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HMRC internal manual

Enquiry Manual

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HM Revenue & Customs
Updated
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Working the Enquiry: general approach

You should normally open SA enquiries in a neutral way by asking for the information you require, without challenging the accuracy of the return. Wherever possible you should also explain what risks have been identified in order to establish openness and early dialogue with the taxpayer.

If you hold any third party information, you must follow the guidance at EM1895, before you disclose any of this to the taxpayer.

You should encourage the taxpayer to disclose any errors or concerns they may have and take an active part in quantifying them before you consider the use of information and inspection powers, see CH20000.

Once you have examined the information and documents provided by the taxpayer in reply to your initial request for information, you will need to consider whether there are matters that need further enquiry of whether you have any reason to believe the return may be inaccurate.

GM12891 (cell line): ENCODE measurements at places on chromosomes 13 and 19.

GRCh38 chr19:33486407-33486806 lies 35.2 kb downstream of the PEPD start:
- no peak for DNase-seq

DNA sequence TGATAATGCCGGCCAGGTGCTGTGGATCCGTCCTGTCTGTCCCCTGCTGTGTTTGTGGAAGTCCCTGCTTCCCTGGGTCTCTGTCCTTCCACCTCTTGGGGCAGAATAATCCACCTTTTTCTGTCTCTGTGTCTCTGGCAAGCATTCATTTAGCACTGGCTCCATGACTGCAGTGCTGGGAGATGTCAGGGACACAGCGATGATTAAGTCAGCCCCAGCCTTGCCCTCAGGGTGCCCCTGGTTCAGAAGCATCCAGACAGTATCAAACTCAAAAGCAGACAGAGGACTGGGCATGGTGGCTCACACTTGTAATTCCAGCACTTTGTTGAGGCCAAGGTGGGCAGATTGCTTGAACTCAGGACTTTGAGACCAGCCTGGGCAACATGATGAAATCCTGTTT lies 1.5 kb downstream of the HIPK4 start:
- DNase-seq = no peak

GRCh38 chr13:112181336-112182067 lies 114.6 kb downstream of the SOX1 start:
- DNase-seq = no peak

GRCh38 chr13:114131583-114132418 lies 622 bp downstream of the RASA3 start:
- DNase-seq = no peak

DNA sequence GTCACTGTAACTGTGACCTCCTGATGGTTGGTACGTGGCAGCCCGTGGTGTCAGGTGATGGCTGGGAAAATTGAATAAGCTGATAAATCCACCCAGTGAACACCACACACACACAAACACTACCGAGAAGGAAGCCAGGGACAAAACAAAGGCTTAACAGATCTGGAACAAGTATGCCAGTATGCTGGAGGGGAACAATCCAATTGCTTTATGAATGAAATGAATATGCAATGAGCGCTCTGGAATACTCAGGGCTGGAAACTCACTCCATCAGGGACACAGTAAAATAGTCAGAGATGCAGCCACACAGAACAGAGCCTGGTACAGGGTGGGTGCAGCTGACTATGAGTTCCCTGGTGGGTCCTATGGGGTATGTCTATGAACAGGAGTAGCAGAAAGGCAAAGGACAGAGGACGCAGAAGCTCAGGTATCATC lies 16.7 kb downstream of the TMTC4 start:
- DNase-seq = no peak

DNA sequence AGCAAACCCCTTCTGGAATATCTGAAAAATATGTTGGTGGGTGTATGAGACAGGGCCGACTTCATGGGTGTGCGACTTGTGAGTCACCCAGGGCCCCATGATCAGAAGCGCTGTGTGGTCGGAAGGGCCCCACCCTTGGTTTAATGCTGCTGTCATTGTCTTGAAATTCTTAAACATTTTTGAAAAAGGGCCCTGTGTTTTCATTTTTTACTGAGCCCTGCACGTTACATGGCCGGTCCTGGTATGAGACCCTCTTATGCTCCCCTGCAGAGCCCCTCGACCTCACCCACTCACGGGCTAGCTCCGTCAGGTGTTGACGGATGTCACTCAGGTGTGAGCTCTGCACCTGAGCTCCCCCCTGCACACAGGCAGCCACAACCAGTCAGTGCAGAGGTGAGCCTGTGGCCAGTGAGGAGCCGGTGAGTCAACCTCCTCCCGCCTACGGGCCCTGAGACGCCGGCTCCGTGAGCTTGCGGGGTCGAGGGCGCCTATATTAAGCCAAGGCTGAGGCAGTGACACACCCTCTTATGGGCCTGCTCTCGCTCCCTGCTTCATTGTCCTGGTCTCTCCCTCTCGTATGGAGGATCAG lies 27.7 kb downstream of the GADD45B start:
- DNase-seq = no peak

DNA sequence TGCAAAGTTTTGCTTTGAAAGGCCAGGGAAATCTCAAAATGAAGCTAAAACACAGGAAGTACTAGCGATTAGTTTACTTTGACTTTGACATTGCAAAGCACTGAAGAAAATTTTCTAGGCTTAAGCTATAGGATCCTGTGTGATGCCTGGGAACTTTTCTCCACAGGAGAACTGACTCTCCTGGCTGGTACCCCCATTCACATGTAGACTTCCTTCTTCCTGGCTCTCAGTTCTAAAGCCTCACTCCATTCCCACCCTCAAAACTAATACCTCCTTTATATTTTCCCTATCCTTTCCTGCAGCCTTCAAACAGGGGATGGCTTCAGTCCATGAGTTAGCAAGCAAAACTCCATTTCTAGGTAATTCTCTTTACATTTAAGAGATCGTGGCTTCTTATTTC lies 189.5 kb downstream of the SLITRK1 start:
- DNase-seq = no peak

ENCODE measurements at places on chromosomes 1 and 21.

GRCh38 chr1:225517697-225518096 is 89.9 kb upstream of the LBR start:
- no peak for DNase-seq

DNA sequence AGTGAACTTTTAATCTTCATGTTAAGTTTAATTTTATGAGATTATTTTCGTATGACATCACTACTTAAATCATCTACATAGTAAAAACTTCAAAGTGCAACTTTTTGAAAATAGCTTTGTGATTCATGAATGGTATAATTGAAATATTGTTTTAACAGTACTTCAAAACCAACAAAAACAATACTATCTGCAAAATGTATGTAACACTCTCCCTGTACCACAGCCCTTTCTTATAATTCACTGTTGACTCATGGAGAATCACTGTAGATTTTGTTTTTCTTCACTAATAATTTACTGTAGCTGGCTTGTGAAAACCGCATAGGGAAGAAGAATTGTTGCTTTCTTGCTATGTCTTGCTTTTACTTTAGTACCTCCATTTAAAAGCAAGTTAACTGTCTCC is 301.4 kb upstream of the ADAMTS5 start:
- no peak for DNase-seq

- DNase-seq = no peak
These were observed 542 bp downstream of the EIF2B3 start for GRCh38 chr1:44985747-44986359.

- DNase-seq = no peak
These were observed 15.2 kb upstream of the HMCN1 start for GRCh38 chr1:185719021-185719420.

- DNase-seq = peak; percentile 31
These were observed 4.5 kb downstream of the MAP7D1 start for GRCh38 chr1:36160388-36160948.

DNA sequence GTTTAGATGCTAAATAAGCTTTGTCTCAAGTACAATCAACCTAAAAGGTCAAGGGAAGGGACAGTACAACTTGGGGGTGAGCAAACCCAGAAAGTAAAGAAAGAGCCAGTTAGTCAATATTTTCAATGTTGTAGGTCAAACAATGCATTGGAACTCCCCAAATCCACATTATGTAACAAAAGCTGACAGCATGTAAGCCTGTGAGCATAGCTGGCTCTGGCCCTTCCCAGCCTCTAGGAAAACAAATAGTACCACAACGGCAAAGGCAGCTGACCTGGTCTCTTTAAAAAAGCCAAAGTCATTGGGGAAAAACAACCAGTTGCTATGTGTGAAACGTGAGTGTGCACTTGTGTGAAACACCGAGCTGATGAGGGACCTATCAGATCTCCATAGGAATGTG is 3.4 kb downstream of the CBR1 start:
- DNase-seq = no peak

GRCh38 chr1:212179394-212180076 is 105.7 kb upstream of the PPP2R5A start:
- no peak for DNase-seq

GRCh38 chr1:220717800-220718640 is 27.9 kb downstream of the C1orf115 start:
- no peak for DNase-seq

Where you believe that the return may be inaccurate you need to consider how to give the taxpayer the opportunity to disclose and co-operate actively in quantifying any inaccuracies. This may affect the level of any penalties that may be due, and will normally also reduce the amount of time and effort that you need to spend on the enquiry.

Where the initial information you requested gives you reason to believe that the return may be inaccurate, you should try to arrange a meeting with the taxpayer or write to them at the earliest opportunity to discuss your concerns. Explaining your concerns in as much detail as possible gives the taxpayer the opportunity to make a full disclosure and may avoid an application to the tribunal for a closure notice EM1975+.

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How you approach the question of inviting the taxpayer to disclose any inaccuracies will depend on the circumstances of the particular case.

Where you suspect there may be an Avoidance Scheme in place, liaise with the appropriate Avoidance team.

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